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Watch nature livestreams to pretend you’re outside while social distancing inside

Get wild anywhere during the coronavirus pandemic with these outdoor inspired livestreams.

The coronavirus pandemic mandated many people practice social distancing in their residences to stop the spread of the virus. 

Luckily, there are nature livestreams to keep us all occupied and entertained when we’re saturated with news or just in need of a break. Put them on behind you while you work or educate yourself about wolves. We’ve collected a list of just some of the Neature (that’s neat-nature) livestreams around the world occurring over the next week.

25 years of Yellowstone wolves

Yellowstone National Park will stream a Facebook Live presentation on March 31 at 11 a.m. MST to commemorate 25 years of Yellowstone wolves. Senior Wildlife Biologist Doug Smith will look to the future and discuss the relationship between wolves and people.

View past videos here.

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Explore Google Maps Treks

Google Maps isn’t technically live, but it does offer users an interactive feature to explore and learn about different parts of the world. Users can venture to the Arctic, gaze upon the Pyramids of Giza and discover the Galapagos Islands using street view.

Take in this view of Yavapai Point at the South Rim of the Grand Canyon:

California Academy of Sciences coral reef cam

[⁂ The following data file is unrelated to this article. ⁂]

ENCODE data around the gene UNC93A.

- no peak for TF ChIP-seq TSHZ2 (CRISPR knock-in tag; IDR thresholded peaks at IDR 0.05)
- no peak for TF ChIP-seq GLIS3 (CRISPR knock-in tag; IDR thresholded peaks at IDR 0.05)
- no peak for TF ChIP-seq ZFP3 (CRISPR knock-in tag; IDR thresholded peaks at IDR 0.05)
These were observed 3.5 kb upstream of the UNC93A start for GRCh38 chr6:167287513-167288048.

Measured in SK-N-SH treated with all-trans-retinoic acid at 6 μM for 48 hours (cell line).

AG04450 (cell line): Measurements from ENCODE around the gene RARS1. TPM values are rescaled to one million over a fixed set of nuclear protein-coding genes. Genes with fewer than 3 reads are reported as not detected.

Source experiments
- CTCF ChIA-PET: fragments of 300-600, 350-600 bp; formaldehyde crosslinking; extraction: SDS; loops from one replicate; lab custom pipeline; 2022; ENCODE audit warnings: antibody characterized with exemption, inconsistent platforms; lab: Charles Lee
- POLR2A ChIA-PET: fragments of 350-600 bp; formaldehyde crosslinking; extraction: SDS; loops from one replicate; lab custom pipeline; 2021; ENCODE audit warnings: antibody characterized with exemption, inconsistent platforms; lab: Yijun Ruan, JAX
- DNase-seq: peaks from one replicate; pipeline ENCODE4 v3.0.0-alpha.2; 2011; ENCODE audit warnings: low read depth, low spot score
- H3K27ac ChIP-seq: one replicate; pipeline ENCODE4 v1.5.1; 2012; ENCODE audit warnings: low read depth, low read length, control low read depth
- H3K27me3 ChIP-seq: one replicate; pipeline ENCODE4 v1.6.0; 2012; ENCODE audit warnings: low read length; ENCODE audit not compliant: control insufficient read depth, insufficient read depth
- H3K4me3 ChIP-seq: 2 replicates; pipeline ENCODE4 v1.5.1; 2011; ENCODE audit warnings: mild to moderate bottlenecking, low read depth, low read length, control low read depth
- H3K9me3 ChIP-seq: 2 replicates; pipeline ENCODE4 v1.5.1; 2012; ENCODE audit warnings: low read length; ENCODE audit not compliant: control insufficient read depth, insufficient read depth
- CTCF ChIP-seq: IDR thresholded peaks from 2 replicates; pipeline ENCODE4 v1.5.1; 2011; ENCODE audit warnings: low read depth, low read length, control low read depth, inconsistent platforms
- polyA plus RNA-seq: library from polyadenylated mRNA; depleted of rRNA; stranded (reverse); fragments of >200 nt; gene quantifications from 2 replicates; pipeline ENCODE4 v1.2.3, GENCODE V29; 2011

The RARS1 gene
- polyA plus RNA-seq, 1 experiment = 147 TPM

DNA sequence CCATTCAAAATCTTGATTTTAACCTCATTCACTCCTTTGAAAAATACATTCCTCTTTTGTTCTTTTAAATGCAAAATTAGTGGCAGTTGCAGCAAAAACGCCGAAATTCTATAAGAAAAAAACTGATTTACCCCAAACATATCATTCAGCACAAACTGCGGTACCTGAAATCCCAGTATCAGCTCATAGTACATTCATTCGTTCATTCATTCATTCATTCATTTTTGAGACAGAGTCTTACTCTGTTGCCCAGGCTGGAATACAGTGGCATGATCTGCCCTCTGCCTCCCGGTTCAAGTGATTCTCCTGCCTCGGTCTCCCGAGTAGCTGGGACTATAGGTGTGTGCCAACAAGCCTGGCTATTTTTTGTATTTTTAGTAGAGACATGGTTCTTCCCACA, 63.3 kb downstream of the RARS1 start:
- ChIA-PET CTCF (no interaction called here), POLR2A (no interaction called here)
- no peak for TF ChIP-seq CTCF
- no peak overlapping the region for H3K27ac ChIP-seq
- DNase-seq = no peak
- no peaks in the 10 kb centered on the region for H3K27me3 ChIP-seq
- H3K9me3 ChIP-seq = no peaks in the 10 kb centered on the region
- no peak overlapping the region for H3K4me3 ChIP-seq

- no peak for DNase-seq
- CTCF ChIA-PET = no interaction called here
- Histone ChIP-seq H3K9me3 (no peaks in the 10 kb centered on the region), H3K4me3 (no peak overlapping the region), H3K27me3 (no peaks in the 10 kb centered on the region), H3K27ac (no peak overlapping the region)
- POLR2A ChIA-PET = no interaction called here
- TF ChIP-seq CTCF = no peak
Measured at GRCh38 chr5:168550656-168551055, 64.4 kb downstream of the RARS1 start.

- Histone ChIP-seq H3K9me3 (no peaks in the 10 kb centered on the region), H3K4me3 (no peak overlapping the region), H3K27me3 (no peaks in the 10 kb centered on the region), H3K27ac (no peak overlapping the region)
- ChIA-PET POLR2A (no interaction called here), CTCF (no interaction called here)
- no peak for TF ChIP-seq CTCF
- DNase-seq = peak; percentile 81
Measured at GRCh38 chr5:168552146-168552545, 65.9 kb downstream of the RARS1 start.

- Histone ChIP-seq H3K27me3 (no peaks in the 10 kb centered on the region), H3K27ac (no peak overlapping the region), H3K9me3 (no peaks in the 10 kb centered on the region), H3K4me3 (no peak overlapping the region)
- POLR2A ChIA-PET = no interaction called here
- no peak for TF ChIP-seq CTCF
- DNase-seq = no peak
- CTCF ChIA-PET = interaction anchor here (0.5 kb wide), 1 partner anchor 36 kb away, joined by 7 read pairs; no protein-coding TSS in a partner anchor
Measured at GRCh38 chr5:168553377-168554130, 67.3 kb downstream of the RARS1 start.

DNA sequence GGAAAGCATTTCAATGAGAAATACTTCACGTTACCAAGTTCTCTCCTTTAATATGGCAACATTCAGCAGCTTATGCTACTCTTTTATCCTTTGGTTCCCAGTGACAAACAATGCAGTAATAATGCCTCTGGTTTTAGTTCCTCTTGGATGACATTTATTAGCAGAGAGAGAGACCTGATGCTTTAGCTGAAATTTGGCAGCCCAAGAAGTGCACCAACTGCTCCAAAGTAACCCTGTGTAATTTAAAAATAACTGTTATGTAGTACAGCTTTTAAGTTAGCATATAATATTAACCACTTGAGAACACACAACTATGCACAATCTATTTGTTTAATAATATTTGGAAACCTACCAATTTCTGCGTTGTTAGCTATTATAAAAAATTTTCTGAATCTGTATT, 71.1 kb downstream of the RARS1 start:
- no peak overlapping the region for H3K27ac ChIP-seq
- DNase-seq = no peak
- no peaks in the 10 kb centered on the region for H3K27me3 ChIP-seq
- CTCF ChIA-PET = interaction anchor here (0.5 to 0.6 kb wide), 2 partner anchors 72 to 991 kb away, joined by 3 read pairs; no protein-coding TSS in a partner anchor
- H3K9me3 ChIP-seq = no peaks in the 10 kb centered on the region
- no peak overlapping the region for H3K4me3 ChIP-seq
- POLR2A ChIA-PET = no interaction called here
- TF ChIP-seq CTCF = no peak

California Academy of Sciences boasts a library of nature cams and educational material sure to send you into a deep dive. Their live Philippine Coral Reef Cam hosts live fish feedings at 1:30 a.m. and 2:30 p.m. PST. CAS also has Farallon Islands, penguin and lagoon cams.

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Explore.org and EarthCam

Explore.org and EarthCam are the best of all worlds, compiling animals and nature from sources like the U.S. Department of Fish and Wildlife and the Cincinnati Zoo. Coral Reefs? Mountains? Sweeping Valleys? You name it they have it.

Brown bears at Brooks Falls in Alaska

Watch bears in Katmai National Park in Alaska fish in the river at Brooks Falls via a camera on explore.org. Most often seen in June and July during daylight hours, these bears are in the area between mid-spring and mid-fall, according to Katmai National Park. While you're waiting for this year's edition, catch a highlight reel from last year.

RELATED: 5 fun things to do without leaving home amid coronavirus

Before You Leave, Check This Out